You want to get good grades in high school and college, land a killer job, and enjoy life in the process? There’s a blueprint for getting it done.
The truth about the road to higher learning is that it’s filled with distractions. Roommates, activities, clubs, coeds, parties, and classes all vie for your attention.
Throw in the fact that you may be living on your own for the first time without the structure of a home environment. School is a time management hot zone.
→ BTW: Learn the essential skills for getting good grades and having fun in school — download our FREE Student Time Management guide.
The secret to having effective study skills? Manage your distractions.
Manage your distractions and you will get more done. You will be more productive in your reading, studying and projects. Furthermore, you’ll have more time to experience all the fun that school has to offer (the aforementioned activities, clubs, and coeds).
Use the following guidelines for managing school distractions:
Create your environment
Having a distraction-free workspace is vital to your success. Reduce noise as much as possible, but remember that too quiet is uncomfortable as well. Try creating “white noise” with some low level music. Also, eliminate your visual distractions by closing window shades and moving attention-stealing objects from your immediate line of sight.
Close the door
Shut out your distractions both literally and figuratively. Keeping your door closed will discourage casual passers-by from dropping in, but it’s not 100 percent effective. You must also make a mental commitment to say no to any drop-ins.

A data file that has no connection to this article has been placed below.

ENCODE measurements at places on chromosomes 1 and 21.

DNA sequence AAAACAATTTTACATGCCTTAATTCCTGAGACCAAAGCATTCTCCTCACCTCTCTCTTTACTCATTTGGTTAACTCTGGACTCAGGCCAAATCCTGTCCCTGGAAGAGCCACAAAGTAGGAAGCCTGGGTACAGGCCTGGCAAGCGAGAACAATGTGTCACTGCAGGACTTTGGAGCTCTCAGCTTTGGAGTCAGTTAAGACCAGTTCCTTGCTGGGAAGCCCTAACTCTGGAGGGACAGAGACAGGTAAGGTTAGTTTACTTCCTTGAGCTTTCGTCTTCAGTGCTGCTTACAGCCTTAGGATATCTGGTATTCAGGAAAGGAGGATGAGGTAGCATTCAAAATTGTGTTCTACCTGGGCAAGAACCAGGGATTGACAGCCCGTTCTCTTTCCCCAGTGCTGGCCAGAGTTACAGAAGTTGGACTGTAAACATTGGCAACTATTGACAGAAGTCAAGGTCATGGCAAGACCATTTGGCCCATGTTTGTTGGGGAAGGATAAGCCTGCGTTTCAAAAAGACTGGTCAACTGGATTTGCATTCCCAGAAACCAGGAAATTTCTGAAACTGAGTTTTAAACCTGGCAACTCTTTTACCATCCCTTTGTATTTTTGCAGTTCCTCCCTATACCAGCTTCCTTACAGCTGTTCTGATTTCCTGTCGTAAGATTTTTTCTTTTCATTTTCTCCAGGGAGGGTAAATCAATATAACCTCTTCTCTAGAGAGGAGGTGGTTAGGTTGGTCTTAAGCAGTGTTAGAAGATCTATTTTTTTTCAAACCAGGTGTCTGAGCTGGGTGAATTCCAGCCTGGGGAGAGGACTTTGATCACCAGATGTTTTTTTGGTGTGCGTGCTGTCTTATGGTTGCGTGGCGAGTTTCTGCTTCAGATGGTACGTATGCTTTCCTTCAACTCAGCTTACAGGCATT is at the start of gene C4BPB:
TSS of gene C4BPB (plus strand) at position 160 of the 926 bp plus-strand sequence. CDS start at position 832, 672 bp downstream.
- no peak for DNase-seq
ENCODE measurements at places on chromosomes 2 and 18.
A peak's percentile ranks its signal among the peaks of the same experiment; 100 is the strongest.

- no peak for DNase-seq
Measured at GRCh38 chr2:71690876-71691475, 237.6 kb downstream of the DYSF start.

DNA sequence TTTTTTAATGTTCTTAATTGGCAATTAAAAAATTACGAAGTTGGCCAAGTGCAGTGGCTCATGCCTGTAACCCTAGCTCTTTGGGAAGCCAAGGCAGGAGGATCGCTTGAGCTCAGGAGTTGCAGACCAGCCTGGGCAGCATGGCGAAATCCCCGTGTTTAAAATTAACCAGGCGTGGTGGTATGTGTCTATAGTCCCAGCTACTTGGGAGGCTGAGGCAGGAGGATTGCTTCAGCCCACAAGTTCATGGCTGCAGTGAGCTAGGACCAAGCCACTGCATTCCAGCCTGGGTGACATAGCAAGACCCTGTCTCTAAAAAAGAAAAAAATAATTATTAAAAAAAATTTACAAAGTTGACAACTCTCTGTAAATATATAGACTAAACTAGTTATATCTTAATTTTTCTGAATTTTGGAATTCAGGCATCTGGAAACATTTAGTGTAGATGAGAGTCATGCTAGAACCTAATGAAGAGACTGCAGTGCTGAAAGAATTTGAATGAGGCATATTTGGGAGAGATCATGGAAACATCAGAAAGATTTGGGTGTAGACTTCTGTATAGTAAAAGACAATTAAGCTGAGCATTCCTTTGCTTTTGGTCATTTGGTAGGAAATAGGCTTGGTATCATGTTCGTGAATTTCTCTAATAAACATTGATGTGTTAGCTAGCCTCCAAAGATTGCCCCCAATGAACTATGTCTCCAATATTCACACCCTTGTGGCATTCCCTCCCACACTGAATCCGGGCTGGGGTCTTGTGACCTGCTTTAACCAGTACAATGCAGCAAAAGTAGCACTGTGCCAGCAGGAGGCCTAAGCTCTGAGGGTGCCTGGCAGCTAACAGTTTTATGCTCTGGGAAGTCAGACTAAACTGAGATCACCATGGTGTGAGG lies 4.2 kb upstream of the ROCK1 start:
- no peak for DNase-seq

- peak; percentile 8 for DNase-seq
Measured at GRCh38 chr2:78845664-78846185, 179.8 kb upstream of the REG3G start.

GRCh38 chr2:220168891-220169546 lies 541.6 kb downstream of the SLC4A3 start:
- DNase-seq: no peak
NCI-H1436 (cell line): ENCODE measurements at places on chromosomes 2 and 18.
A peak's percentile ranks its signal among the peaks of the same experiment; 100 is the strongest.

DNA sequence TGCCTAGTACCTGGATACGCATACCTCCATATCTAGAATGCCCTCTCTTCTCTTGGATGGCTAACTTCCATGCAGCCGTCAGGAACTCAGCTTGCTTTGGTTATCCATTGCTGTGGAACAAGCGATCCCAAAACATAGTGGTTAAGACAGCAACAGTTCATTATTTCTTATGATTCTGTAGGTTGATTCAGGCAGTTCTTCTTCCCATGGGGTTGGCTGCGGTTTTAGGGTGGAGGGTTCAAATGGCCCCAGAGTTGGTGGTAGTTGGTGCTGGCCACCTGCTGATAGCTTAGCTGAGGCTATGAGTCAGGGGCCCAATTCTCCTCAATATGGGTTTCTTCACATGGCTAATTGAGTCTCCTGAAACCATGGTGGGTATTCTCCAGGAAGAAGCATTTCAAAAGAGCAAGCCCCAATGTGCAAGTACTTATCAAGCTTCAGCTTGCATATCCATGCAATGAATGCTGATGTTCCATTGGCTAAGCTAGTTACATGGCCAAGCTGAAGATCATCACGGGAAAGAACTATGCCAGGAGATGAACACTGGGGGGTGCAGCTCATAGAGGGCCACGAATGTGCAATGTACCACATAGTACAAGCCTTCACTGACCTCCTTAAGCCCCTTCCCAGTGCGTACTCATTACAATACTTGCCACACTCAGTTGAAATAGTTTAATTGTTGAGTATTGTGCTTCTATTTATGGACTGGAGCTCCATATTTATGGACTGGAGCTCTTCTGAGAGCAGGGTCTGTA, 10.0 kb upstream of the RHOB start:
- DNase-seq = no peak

Free yourself from any bit of technology that doesn’t serve your immediate needs. This means shutting off your cell phone, switching off the TV, and if you don’t need Wi-Fi don’t connect.
When the distractions of roommates, video games, and the refrigerator become too daunting, choose a go-to place where you feel you can work. Find a coffee shop, a corner table in the library, even a park bench — wherever you can achieve productive solitude.
Schedule your work in segments, or boxes, of time in your day planner (e.g. “study chemistry 6:00-6:30 p.m.”). These time commitments help you stay focused on-task, avoid procrastination, and they tell you when it’s time to move on to something else. Use a kitchen egg timer for an easy reminder.
Assign a memo
When a wayward thought enters your head, write a memo in your student planner for later. It’s as simple as “Note to self: walk the dog later.” This gets the distraction out of your head and down on paper. Knowing that you’ll follow-up later will declutter your brain and keep you on-task.
When online study and research is required, set hard and fast rules about what is acceptable during this task time. This means no email, Facebook, Twitter, YouTube, or any other web surfing is permitted during this time. Don’t cheat, a few minutes of surfing add-up in a hurry.
Allow for break time
Reward yourself for having good study habits with break time. This is when you can allow for some guilt-free distraction time. Balance in your life is healthy. Just make sure you are setting limits to your recess and sticking to them.
Managing your distractions in school is pretty much your first true test of how you will handle life in the “real world.” Improving your time management now will create stronger study habits, which will ultimately lead to better grades, a great job, and whatever else you consider success in life.
Remember: setting a schedule for yourself plays a major role in your studies too. Check out our new line of student planners for high school and college students.
|Day-Timer Spokesperson Jeff Doubek can be reached at firstname.lastname@example.org|